The Most Important Lessons from Residency: Lesson Two

“The LORD gave and the LORD has taken away; may the name of the LORD be praised.”  -Job 1:21

What follows is not for the faint of heart . . .

I learned the second of the most important lessons on the worst day of my residency.  To understand this better, I also need to explain the two weeks prior to this tragedy.  I was a second year resident working solo in the PICU (yes, all my worst experiences involve the PICU).  My attending was a locum tenens attending who was filling in for our regular intensivist.  He strolled into the unit each day at the time that he pleased.  He scrolled through his yahoo page as I presented patients.  He found me too incompetent to write orders for my patients or make any decisions about their welfare.  At the same time, my department entered into a power struggle with the trauma department, each with different ideas about how best to care for critically injured children.  I saw elevated blood pressures and recommended treatment to the trauma attending.  My attending did not support me.  The trauma team ignored me, except when they forgot to write orders or fill out paperwork when they would call and tell me to take care of it.  I was worn out, tired of fighting, and alone.  The only saving grace of that time was my favorite attending who stopped by every afternoon to fill her tea cup from the unit’s hot water tap.  She always stopped to encourage me.

My second Saturday in the unit, I offered to take a shift for a friend who needed the weekend off.  The unit was quiet, and I finished my pre-rounds quickly and waited for my attending to arrive.  At 8:15, just after he strolled in, we were paged to a trauma in the emergency room.  A two-year-old with severe injuries from a minor car accident was unresponsive in the trauma bay.  He had been sitting in the front seat, unrestrained, and the car’s airbag deployed when his mother rear-ended another car.  The trauma team quickly assessed him and slid him through our CT scanner.  My attending barked orders for dopamine and norepinephrine infusions while the others worked.  This toddler had a ruptured spleen, an immediately life-threatening injury, so the trauma team rushed him to the operating room for an emergency splenectomy.

My attending and I returned to the PICU to wait.  Within the hour, the child was brought back to the unit, a large, oozing incision spanning the length of his abdomen.  The trauma attending pulled my attending and I aside.  While in the OR, the CT reconstructions of the child’s head and neck became available.  The child had irreversible swelling of his brain, completely blurring all normal structure.  He also had an 8mm displacement of the first vertebra, completely severing his spinal cord at the base of his brain.  These are injuries that are incompatible with life.  I heard this, and my attending heard this.  He was standing with me.  This is why I have trouble understanding the events which follow.

I understood this child to be dying, succumbing to injuries that were beyond repair.  He arrived back in our unit with his blood pressure dropping despite his three pressor infusions, his heart rate slowing.  Despite his dismal prognosis, rather than discuss the depth of his injuries with his family, my attending began aggressive life saving measures.  Within minutes, we were in a full code because the child’s heart had stopped perfusing his body.  We took turns crushing his heart between his breastbone and spine, artificially producing a heartbeat.  He received multiple infusions of drugs designed to “jumpstart” the heart.  His severe abdominal injuries caused him to bleed within his abdominal cavity, from his incision site, and from a laceration on his tongue.  The bruises on his face blackened and swelled.  We called for all the blood products available from the hospital’s blood bank, infusing them so quickly that there was no time to warm them before pushing them into his body.  His heart rate returned for brief moments, but the code was always resumed.  We did these things to this child for three hours, even though medical literature is clear that after 15 minutes, the chance of survival is very poor.  Finally, my attending demanded that the trauma team take the child back to surgery.  Thankfully, the trauma attending refused, stating what seemed obvious to the rest of us, that continuing this treatment was futile and cruel.  Refusing, my attending continued his efforts until the child’s parents asked to hold their son.  Even then, his heartbeat continued erratically for over an hour because of the volume of drugs he had been given.  I sat by the monitors, hoping this child’s spirt had left him long before we began all the painful things we had done to him.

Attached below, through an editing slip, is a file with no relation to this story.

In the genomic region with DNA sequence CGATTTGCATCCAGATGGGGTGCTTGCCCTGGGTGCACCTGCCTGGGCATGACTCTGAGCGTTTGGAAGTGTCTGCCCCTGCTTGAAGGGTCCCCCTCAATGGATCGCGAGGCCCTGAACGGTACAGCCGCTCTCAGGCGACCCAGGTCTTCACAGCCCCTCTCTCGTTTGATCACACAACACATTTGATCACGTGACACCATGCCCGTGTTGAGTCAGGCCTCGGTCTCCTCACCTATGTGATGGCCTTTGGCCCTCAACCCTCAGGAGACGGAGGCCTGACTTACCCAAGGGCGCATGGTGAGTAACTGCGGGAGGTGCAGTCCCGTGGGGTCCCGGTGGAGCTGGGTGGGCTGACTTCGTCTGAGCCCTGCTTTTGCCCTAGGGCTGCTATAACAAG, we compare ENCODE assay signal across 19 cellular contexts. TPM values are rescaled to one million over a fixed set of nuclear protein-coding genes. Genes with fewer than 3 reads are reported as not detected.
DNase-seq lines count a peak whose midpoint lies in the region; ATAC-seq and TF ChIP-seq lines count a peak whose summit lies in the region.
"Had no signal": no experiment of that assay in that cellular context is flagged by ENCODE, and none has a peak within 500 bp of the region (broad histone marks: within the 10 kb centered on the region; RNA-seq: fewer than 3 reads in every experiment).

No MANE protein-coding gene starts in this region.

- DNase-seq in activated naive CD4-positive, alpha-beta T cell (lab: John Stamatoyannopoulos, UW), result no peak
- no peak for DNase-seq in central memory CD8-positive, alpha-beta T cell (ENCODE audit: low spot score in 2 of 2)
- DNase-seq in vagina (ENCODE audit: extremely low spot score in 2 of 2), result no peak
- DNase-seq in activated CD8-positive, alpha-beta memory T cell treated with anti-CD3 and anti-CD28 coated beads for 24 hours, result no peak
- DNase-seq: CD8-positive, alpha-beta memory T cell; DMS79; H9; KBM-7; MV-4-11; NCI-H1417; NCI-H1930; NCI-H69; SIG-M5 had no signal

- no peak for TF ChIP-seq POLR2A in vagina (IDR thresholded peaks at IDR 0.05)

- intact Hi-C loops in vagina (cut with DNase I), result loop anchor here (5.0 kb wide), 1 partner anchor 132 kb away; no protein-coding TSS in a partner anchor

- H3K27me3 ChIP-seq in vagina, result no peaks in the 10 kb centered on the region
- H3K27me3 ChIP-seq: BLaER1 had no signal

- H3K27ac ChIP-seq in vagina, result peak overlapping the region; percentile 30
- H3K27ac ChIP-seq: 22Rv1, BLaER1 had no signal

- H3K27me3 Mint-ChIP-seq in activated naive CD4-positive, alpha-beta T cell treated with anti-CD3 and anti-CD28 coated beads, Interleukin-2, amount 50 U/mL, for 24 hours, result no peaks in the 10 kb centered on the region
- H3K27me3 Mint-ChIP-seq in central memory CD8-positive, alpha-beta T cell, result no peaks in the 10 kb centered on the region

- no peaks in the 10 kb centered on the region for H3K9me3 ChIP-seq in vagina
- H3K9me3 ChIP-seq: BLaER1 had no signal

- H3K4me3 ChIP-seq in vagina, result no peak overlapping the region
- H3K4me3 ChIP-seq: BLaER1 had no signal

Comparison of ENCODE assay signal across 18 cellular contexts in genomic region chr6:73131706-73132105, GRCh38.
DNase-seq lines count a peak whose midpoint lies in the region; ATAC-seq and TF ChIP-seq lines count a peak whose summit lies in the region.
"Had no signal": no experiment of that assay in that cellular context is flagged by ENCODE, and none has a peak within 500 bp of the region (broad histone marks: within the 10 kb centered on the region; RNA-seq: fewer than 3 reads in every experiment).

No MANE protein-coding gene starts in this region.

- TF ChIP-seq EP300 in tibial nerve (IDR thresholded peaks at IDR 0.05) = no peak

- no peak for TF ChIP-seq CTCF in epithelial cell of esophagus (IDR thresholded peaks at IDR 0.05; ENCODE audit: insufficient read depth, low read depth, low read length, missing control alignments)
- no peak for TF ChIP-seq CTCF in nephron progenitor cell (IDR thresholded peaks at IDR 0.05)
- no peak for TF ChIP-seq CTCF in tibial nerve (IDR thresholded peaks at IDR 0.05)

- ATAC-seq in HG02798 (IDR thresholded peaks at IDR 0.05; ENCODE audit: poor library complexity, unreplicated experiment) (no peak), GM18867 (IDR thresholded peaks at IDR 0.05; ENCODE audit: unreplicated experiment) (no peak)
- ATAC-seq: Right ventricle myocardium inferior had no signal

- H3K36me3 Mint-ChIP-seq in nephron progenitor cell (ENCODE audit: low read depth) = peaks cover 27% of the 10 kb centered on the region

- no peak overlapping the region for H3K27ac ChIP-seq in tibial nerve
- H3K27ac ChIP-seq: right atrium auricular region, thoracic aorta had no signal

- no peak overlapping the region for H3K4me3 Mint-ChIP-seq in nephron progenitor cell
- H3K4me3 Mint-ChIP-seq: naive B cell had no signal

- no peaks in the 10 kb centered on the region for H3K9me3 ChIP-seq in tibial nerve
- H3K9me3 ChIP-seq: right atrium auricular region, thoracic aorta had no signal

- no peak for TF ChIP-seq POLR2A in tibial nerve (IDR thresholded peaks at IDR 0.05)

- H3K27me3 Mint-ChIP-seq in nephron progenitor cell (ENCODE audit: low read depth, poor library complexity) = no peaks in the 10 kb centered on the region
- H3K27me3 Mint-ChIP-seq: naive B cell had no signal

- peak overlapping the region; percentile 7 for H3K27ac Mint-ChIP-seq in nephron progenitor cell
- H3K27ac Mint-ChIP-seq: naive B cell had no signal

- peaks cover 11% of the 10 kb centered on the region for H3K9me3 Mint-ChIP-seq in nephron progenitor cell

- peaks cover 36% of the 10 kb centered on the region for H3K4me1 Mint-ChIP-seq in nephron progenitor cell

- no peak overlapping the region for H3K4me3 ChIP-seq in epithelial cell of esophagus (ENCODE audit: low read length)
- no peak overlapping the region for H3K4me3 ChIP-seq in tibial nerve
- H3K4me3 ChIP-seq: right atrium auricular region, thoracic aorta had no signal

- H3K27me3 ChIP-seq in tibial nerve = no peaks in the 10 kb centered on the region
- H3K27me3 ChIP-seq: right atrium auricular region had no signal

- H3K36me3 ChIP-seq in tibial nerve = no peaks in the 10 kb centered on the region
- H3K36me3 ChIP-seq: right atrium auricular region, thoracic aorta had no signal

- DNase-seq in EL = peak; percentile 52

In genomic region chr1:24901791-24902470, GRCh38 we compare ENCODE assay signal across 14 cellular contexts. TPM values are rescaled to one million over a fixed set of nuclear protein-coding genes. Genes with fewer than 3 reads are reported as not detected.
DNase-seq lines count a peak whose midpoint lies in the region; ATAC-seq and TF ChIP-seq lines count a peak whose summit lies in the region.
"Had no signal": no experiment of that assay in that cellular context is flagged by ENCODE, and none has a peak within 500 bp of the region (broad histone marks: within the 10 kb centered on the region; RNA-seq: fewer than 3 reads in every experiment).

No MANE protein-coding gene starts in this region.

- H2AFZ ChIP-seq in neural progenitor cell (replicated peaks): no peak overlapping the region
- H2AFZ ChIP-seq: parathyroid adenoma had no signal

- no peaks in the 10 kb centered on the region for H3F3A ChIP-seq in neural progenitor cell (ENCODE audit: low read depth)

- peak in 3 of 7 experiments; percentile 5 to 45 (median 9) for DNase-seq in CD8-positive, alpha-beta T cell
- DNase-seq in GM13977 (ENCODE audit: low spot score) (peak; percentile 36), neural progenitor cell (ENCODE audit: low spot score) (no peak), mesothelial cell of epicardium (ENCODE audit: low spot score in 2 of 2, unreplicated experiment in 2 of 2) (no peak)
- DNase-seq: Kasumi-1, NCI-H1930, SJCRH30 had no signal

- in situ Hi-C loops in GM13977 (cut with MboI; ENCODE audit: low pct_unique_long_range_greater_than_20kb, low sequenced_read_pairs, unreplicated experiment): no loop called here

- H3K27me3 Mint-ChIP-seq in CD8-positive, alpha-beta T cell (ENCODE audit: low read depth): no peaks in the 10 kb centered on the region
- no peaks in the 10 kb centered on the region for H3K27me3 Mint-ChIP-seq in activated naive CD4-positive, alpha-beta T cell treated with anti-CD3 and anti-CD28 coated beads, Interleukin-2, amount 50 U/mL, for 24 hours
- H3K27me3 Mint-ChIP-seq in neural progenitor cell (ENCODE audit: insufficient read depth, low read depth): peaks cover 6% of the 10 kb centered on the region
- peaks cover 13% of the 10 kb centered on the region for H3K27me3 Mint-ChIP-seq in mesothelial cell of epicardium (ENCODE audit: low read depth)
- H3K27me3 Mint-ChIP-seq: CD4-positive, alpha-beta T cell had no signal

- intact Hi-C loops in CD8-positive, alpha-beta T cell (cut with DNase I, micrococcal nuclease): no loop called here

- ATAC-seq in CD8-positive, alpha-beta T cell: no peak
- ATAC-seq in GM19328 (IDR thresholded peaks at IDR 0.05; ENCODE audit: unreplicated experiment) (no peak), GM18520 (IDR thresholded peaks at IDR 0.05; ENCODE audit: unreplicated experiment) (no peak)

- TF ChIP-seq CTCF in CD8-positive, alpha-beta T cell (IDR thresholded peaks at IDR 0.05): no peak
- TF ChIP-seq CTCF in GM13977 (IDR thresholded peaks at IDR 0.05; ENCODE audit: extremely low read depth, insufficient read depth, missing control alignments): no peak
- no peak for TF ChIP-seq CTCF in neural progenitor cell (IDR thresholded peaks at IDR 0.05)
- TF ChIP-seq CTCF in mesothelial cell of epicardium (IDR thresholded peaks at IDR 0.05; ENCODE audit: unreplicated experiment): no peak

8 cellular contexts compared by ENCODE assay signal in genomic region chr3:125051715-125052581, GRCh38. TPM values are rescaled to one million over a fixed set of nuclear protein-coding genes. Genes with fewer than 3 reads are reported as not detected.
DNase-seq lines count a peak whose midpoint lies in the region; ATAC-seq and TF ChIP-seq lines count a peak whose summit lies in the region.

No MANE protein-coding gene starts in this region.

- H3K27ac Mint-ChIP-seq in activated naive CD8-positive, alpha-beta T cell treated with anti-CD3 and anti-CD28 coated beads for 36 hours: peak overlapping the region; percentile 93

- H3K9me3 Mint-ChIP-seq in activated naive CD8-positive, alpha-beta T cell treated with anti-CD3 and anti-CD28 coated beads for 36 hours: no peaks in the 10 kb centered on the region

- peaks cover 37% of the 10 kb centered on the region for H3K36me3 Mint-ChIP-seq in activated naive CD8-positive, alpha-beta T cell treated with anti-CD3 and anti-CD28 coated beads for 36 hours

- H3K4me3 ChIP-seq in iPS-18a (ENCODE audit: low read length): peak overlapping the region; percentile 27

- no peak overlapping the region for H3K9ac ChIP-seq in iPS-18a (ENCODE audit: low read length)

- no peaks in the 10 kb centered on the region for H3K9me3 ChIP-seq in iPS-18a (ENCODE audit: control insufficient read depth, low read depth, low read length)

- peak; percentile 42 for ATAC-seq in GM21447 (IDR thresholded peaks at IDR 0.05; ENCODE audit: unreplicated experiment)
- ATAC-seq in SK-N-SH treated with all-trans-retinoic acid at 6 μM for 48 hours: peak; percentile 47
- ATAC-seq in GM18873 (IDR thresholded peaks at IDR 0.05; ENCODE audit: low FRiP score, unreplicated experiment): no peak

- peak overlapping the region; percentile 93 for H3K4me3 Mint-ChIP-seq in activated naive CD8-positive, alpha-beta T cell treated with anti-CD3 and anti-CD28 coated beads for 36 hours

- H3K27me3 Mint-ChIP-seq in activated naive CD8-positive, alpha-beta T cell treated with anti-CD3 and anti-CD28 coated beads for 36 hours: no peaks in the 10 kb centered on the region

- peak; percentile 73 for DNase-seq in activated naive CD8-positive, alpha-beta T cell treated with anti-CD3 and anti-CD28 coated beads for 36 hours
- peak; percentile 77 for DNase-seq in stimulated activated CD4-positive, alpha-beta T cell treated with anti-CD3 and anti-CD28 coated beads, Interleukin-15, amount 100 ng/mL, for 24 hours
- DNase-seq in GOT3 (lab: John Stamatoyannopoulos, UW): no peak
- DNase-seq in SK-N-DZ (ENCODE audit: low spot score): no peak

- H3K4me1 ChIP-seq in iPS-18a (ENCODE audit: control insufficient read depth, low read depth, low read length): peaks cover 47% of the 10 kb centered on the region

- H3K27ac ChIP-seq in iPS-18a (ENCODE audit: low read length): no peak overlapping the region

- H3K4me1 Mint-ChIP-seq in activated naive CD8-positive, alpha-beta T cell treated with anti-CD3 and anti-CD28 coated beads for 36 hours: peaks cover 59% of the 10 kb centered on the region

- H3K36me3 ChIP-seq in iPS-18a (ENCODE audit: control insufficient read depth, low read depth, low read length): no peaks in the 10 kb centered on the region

My attending had nothing good to say to me that day or any day that month.  He remained critical of everything I did, not trusting me with even simple orders.  That Saturday in the PICU, I saw the ugliest side of medicine.  I watched a child die from preventable injuries, and I watched a doctor inflict unnecessary pain and suffering upon this child and his family.  Numb, I drove home that night thinking only one thing:  blessed be the name of the Lord.  I realized that day that unspeakable tragedy occurs on this earth every day.  It occurs irrespective of social class or available medical care.  Humans are fallible, and they sometimes make terrible decisions, but I serve an infallible God.  Regardless of all of these things, my God is still God.  He promises to right this world some day.  Blessed be his name.

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